Fiscal policy is dominated by a desire to reduce sovereign debt by increasing government savings. On the one side financial markets need to be reassured that governments are able to act responsibly and implement sound, long term, economic policies to promote economic growth, while, on the other, the voting public have to be convinced that the lengthy period of restrained growth that typically accompanies structural reform and fiscal austerity is in their best long term interest. In these highly uncertain times households themselves act to restrain growth by increasing savings and reducing spending. Obtaining the right balance between these factors will largely determine the direction of the Western economies with a positive outcome being sustained ultimately by the return of business and consumer confidence leading to investment and productivity growth.
Similar forces can be seen at play in the New Zealand economy. The difference being that the imbalances and structural issues here are not nearly as deep-seated as in many of the Western economies. Furthermore, New Zealand has been fortunate to be placed geographically in the eastern part of the Pacific primarily selling soft commodities that are now experiencing increasing demand from Asian trading partners who continue to experience relatively good growth.
The Canterbury earthquakes have proved to be an additional test of resilience for the country and although insurance will cover the majority of the cost of recovery, the process of rebuilding will take much longer than originally thought and may well cost more than currently forecast. The impact of these events on the provision and cost of insurance is now becoming apparent and is reflective of a general review of the insurance cover for natural disasters world-wide. The frequency and intensity of these types of events seems to be on a rising trend creating further management challenges for private and public enterprises.
Institutional language is now coloured by words such as austerity, crisis, collapse, disaster response, instability, volatility, vulnerability and, above all, uncertainty. The GFC exposed the weaknesses of risk management to the world and especially the inadequacy of institutions that allowed their risk management practices to be subverted by the drive for short term profitability. Many of these institutions no longer exist and if they do, not in a form they would have recognised prior to the GFC.
The irony is that despite its lack of strength in the decades building up to the GFC and its ultimate failure, risk management remains absolutely critical to the success of institutions. Furthermore, the incidence of risk means that the enterprise needs to take a long-run view of its business not a myopic, short-run, approach. Which is a good thing if it helps to make the business operating environment more stable.
The issues outlined earlier in this paper reveal the complexities that private and public enterprises will need to navigate in the future. Possession of a metaphorical radar, capable of identifying obstacles both near and far, should be second-nature to those leading and managing the enterprise. In the current climate effective risk management aligns very closely to the theme of your conference: "Embracing uncertainty and delivering value in turbulent times".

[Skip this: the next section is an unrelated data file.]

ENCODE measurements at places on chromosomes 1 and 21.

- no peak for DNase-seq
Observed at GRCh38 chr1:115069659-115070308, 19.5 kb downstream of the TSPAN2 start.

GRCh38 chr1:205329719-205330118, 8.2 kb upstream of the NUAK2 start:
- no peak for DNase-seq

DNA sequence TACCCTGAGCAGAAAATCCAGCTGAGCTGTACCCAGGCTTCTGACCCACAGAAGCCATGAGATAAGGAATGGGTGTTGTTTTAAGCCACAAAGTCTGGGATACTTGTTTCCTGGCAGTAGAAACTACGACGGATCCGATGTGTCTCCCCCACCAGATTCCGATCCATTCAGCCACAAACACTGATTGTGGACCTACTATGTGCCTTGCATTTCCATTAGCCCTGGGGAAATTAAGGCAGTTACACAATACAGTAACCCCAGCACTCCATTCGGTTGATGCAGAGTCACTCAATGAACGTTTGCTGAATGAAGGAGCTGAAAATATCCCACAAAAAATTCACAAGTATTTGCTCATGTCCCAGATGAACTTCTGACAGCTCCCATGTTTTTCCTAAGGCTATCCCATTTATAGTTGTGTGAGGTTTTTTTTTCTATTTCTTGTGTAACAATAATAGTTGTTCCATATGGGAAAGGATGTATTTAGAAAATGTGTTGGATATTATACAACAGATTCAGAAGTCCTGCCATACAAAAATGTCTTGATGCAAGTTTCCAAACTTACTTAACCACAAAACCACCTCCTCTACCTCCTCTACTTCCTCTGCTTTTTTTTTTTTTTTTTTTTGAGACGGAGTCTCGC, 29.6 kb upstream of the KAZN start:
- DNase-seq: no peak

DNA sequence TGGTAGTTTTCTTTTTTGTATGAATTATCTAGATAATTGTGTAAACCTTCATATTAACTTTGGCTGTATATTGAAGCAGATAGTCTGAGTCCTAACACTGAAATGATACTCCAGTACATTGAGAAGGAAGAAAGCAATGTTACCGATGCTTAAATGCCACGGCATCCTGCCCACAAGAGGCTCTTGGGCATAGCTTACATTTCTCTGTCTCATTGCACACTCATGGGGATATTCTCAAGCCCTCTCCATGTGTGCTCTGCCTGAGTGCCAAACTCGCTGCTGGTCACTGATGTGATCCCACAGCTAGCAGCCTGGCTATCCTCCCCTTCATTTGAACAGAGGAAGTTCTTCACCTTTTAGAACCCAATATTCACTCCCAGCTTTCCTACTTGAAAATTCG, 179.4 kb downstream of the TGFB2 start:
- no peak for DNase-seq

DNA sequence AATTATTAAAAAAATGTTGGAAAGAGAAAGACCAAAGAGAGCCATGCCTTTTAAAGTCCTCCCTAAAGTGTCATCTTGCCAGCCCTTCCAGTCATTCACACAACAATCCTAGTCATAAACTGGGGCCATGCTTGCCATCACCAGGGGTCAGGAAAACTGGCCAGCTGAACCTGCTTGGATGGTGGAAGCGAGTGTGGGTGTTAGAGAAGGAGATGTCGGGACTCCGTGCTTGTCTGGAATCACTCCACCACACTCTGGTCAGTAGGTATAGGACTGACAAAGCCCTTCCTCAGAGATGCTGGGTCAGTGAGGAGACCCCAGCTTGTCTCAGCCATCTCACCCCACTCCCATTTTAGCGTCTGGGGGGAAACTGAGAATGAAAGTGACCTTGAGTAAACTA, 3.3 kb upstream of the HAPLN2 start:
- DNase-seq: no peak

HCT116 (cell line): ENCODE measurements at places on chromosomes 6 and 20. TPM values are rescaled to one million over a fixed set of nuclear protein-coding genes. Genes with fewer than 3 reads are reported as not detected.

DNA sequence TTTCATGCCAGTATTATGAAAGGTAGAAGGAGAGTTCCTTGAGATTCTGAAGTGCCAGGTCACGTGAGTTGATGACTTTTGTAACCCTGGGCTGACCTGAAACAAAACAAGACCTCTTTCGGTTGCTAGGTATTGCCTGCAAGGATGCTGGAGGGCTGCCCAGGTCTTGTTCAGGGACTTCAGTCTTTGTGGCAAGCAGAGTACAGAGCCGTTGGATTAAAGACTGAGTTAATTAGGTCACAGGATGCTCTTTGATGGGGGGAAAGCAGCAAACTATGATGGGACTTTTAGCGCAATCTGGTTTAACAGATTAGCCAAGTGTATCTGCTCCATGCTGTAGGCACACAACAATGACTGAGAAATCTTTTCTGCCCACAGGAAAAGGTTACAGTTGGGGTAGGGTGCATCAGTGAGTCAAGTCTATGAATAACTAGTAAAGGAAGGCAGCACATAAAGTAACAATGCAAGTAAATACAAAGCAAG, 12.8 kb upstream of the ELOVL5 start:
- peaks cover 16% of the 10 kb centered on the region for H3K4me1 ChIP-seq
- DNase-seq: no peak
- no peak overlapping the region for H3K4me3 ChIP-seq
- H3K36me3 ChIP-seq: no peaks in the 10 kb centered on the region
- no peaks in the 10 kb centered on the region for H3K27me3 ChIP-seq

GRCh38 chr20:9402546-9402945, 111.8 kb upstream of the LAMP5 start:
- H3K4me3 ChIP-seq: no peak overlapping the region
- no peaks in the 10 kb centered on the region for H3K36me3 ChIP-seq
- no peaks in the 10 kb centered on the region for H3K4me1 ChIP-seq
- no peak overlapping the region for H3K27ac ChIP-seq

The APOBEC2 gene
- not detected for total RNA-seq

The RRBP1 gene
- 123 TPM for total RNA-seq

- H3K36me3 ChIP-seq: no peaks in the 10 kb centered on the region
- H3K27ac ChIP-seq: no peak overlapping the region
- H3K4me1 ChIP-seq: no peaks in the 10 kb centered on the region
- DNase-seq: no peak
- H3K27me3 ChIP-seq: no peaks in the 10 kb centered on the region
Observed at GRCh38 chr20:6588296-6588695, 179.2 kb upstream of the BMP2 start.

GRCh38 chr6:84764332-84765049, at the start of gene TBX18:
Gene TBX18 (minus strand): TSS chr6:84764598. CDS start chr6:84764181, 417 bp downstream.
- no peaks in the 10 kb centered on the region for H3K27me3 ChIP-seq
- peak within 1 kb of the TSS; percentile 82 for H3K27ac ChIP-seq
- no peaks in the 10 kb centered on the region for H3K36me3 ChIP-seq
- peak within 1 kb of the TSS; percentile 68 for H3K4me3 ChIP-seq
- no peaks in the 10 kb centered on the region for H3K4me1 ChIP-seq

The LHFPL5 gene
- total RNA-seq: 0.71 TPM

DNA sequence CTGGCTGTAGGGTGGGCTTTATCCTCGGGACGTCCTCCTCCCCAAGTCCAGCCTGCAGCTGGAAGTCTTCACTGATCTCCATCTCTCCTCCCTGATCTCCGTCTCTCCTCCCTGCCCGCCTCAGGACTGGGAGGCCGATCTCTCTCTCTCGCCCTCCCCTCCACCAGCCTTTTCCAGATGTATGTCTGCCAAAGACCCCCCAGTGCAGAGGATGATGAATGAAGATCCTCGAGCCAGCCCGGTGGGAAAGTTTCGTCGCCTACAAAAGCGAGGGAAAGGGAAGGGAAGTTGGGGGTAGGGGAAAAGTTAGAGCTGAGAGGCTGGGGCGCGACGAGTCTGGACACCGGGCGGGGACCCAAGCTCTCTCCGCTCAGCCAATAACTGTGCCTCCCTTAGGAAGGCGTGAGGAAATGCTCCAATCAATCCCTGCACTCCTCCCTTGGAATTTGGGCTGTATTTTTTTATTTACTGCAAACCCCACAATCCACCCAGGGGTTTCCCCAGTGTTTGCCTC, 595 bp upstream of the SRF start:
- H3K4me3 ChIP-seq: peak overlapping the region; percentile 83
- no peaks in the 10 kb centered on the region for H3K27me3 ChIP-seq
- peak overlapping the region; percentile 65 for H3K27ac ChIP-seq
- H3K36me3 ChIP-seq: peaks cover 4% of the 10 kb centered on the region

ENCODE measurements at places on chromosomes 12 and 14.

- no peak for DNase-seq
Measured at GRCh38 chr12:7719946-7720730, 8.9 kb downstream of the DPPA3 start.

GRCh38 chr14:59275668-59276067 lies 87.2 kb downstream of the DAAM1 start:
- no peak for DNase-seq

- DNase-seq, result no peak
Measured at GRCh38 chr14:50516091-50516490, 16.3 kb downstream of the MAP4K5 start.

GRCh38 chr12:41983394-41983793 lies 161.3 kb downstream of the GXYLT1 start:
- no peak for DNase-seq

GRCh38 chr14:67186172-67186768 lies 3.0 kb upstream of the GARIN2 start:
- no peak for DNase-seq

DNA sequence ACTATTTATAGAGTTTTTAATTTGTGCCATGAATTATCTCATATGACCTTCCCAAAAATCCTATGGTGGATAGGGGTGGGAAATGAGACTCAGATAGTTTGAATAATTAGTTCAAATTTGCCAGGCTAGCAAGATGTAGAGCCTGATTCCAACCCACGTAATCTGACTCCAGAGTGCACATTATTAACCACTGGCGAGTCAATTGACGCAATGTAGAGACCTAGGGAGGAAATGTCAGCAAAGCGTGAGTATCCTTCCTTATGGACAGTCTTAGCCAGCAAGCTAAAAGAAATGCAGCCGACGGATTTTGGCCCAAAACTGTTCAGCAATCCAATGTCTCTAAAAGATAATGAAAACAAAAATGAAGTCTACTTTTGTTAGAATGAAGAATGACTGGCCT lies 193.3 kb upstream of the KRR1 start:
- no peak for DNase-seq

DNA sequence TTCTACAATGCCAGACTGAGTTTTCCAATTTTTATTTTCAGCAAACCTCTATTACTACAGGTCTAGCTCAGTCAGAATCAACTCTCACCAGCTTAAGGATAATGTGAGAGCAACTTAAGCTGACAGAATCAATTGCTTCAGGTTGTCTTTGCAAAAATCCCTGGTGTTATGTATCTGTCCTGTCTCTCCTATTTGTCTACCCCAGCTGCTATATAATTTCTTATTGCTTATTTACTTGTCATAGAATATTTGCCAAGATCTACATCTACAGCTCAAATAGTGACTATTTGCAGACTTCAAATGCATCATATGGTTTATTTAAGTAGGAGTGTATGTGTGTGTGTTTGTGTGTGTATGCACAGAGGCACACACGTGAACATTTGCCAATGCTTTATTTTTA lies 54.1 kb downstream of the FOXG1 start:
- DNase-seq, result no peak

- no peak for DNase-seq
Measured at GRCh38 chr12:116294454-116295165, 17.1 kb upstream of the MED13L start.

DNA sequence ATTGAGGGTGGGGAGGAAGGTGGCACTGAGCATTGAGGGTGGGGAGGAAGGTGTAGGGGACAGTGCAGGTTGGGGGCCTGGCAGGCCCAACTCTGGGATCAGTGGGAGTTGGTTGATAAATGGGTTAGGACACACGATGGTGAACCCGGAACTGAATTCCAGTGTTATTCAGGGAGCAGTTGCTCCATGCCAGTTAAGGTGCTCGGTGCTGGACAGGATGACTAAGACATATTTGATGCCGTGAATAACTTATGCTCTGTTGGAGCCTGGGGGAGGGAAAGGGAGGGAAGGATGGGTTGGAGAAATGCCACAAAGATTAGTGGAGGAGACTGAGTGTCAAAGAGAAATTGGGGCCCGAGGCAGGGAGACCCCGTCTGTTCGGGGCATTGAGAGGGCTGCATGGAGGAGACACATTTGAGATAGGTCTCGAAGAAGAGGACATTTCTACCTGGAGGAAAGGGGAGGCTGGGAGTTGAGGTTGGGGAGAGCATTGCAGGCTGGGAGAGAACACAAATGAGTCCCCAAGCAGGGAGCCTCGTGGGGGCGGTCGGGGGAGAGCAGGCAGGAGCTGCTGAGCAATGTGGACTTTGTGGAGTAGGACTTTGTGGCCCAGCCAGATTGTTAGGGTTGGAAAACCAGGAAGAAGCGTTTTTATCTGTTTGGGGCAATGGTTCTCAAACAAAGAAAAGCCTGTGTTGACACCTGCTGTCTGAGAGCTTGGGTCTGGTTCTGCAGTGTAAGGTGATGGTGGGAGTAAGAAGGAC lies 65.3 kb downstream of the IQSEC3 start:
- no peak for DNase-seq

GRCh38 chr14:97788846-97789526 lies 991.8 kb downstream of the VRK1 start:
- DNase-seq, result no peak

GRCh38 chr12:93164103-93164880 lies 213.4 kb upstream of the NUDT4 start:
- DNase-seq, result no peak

As risk professionals you must systematically identify the key areas of risk for your institution and develop a built-in resilience and ability to respond to whatever happens. Anticipation and not the “ambulance at the bottom of the cliff” is required. In Table 1 some key risks are set out. Your challenge is to interpret these macro developments and translate them into tangible business meaning.
Areas of Focus
Key Points and Area of Focus
The first group relate to global economic growth and relevant questions for decision-makers, who have the ultimate responsibility to mitigate risks, are what does this mean for product demand and prices, cost of production, transport and supply of goods and services? Actually these questions are fundamental to how institutions are run. What is being suggested here is that a bit more thought is given to how events might deviate from what is perceived to be "normal"; what steps should be taken in settled times to ensure the future of the enterprise and through doing so the wider role it plays in society.
In our globalised and wired environment the speed at which information is transmitted would suggest that no one should be surprised at the consequences of a collapse of steel prices in China or a deep liquidity crisis in european funding markets. The point in question is to what extent have these types of events been imagined and planned for, sorting the "sheep from the goats". Tools such as stress testing and scenario analysis, if rigorously deployed, can provide valuable insight into the uncertain future and assist in preparing the institution to deal with an existential crisis that may arise.
In terms of the Bank, as you would expect, considerable effort is placed on monitoring and assessing all financial risks as these are of high relevance to monetary policy, our prudential and supervisory responsibilities as well as the management of our $27 billion balance sheet.
The second area noted in Table 1, which is inextricably linked to the first, is the domestic landscape. Growth has been modest and confidence somewhat repressed and there are no imminent signs of a sudden or material positive change to this pattern. In this setting, where there are limitations as well as opportunities, businesses will need to be astute in reading the emerging trends and, in doing so, identifying the risks associated with fulfilling their particular business objectives.